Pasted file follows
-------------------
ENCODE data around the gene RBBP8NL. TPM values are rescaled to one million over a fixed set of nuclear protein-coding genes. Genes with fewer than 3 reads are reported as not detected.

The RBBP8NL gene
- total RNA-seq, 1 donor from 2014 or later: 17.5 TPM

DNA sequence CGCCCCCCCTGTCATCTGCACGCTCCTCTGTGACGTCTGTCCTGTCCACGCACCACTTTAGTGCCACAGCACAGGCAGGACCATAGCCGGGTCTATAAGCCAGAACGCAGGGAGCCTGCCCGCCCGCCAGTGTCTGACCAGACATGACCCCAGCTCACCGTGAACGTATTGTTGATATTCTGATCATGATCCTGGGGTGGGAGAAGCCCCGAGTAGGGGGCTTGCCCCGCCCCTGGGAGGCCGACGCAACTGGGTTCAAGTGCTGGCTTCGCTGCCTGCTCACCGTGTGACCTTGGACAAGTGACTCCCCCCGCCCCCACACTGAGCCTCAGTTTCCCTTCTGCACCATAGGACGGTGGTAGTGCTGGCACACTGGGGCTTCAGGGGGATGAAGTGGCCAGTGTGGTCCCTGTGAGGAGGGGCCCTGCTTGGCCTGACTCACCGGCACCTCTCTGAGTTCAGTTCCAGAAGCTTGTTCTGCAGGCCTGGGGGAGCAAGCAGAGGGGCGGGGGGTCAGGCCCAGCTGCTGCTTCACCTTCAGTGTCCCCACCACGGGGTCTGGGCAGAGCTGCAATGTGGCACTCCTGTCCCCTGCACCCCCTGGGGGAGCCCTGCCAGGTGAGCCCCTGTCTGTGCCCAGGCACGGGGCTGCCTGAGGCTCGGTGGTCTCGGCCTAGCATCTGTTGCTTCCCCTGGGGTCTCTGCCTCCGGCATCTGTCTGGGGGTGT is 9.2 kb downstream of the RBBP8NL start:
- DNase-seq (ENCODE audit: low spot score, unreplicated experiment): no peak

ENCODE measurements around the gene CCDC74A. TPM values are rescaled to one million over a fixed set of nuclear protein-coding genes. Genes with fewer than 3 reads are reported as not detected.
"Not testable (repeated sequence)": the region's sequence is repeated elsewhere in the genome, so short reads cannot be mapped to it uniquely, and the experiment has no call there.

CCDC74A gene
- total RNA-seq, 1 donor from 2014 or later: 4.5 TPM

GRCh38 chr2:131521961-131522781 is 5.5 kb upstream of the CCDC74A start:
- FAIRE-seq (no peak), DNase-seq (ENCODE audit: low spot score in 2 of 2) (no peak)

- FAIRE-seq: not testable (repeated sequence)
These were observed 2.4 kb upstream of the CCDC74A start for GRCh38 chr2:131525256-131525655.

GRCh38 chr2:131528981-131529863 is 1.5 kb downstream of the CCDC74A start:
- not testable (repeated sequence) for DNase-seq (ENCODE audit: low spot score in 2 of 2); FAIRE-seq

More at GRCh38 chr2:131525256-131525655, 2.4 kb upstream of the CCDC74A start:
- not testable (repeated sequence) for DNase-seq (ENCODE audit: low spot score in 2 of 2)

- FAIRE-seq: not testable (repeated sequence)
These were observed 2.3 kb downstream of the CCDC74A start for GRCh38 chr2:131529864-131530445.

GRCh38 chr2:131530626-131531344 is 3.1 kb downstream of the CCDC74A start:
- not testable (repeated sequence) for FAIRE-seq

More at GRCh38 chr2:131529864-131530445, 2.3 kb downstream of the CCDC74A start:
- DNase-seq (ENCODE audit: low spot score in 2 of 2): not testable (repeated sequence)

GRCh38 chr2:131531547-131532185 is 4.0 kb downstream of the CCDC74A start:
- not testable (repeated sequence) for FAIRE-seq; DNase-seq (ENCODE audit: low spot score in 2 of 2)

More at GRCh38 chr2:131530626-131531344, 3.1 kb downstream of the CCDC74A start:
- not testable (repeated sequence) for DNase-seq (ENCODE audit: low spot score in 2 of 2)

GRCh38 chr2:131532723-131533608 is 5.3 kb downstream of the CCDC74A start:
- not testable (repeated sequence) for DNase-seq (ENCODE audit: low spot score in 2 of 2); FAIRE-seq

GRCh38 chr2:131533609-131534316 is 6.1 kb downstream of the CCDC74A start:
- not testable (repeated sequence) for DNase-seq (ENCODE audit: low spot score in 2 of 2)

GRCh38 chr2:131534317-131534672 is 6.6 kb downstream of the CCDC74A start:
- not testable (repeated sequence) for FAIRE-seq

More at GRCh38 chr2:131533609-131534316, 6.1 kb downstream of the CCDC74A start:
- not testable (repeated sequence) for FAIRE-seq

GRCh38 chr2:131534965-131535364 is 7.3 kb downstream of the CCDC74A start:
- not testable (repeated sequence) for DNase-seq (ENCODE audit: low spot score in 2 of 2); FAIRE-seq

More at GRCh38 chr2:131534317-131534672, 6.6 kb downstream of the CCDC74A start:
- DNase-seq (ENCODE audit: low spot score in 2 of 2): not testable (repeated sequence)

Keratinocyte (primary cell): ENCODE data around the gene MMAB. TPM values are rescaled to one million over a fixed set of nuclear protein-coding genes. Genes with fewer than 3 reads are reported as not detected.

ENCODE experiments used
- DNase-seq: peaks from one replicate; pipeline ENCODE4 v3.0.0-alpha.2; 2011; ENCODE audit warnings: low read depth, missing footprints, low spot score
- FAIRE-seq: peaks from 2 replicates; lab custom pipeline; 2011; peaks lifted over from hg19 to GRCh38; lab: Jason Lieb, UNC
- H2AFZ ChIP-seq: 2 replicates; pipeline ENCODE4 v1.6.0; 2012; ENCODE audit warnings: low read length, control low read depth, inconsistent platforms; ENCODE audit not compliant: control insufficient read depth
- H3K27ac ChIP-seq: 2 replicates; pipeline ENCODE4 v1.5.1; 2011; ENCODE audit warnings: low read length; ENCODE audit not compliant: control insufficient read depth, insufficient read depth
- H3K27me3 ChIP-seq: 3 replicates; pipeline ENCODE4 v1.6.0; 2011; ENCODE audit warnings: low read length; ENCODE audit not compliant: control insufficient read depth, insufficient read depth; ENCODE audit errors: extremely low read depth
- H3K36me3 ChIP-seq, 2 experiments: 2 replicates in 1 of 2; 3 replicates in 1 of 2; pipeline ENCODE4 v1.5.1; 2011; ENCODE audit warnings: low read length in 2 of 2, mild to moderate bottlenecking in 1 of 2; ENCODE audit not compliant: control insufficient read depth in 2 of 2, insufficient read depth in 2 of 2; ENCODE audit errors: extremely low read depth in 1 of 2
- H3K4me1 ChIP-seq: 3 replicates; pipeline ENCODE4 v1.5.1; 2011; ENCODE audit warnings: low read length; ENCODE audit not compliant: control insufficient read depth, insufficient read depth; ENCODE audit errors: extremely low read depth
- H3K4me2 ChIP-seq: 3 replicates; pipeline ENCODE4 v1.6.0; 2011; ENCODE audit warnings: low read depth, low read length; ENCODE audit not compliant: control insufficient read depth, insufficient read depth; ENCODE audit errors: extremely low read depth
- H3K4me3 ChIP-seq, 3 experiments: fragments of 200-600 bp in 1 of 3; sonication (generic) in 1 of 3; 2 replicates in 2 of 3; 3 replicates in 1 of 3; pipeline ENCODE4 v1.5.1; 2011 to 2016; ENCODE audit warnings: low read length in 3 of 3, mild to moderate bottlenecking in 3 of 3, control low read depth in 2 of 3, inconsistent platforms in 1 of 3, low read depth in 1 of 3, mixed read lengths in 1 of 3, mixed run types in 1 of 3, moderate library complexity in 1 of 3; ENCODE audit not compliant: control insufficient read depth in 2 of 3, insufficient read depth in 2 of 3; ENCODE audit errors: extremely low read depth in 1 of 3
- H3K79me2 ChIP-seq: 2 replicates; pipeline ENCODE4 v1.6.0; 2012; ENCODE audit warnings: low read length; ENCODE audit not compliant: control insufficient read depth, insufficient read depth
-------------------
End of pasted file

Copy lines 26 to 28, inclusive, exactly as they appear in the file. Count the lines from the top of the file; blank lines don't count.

More at GRCh38 chr2:131530626-131531344, 3.1 kb downstream of the CCDC74A start:
- not testable (repeated sequence) for DNase-seq (ENCODE audit: low spot score in 2 of 2)

GRCh38 chr2:131532723-131533608 is 5.3 kb downstream of the CCDC74A start: